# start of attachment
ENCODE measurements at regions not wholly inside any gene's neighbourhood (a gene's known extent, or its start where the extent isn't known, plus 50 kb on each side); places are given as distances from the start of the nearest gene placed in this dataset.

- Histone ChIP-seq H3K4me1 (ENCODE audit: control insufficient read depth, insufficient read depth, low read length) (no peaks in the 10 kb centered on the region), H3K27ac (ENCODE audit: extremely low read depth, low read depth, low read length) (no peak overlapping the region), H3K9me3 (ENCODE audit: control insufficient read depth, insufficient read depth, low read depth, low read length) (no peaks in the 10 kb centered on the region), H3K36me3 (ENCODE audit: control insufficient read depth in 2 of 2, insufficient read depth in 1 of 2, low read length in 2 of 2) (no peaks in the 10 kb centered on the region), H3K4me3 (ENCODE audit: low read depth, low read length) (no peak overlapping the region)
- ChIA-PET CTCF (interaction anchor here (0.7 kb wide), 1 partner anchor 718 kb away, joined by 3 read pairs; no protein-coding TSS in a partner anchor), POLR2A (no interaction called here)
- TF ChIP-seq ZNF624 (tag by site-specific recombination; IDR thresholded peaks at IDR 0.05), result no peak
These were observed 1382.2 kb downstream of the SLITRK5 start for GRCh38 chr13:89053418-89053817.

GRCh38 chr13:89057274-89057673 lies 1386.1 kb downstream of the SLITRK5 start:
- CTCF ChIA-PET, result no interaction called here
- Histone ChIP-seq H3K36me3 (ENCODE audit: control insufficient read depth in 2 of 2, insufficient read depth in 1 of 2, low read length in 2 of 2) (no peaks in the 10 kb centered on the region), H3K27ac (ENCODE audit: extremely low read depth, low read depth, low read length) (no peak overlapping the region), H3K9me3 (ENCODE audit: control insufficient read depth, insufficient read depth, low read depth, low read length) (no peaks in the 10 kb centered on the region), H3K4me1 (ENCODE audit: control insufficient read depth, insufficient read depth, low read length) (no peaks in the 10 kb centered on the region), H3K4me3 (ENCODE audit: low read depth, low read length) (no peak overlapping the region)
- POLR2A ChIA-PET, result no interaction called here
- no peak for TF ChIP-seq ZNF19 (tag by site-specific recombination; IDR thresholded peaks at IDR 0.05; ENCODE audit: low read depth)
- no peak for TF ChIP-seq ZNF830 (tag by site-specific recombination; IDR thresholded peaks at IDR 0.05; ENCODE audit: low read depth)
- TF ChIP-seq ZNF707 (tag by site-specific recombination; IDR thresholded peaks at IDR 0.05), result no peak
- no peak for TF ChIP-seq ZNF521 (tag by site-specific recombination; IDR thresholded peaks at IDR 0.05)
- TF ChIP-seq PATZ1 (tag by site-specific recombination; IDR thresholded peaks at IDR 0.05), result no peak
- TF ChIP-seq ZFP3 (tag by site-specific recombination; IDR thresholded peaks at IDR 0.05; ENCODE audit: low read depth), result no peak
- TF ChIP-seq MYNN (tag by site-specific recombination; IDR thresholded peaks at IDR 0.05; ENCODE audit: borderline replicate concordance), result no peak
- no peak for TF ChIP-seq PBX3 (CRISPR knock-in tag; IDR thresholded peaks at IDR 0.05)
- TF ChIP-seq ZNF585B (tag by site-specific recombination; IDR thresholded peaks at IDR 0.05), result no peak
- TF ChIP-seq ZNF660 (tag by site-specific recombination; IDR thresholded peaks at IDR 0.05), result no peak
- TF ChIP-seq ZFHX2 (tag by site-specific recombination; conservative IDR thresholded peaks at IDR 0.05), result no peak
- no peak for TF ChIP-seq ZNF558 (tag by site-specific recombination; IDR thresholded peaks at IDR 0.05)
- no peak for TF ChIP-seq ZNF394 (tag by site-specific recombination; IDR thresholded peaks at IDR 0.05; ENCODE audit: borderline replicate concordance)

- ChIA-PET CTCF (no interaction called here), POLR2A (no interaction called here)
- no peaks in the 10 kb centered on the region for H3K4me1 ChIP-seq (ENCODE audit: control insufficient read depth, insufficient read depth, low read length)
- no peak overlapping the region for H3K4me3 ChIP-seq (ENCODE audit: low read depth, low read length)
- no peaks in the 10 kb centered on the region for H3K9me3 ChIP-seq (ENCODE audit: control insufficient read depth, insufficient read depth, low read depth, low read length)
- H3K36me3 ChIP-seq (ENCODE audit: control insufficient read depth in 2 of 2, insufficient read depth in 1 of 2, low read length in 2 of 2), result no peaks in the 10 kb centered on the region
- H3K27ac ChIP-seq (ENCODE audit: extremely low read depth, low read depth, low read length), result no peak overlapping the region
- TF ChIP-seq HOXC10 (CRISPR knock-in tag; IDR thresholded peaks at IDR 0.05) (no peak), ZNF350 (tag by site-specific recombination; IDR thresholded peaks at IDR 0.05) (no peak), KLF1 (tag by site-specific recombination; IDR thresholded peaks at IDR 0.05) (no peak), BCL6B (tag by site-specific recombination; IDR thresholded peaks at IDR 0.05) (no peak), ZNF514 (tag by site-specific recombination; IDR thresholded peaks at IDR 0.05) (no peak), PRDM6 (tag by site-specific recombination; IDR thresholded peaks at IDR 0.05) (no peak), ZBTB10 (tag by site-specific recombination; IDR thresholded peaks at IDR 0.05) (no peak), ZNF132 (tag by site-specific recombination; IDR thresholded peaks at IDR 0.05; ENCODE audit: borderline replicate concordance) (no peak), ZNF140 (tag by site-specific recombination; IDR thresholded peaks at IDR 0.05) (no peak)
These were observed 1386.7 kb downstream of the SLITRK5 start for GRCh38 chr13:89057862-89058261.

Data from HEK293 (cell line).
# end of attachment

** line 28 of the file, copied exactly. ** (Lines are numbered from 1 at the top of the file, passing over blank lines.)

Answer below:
- H3K27ac ChIP-seq (ENCODE audit: extremely low read depth, low read depth, low read length), result no peak overlapping the region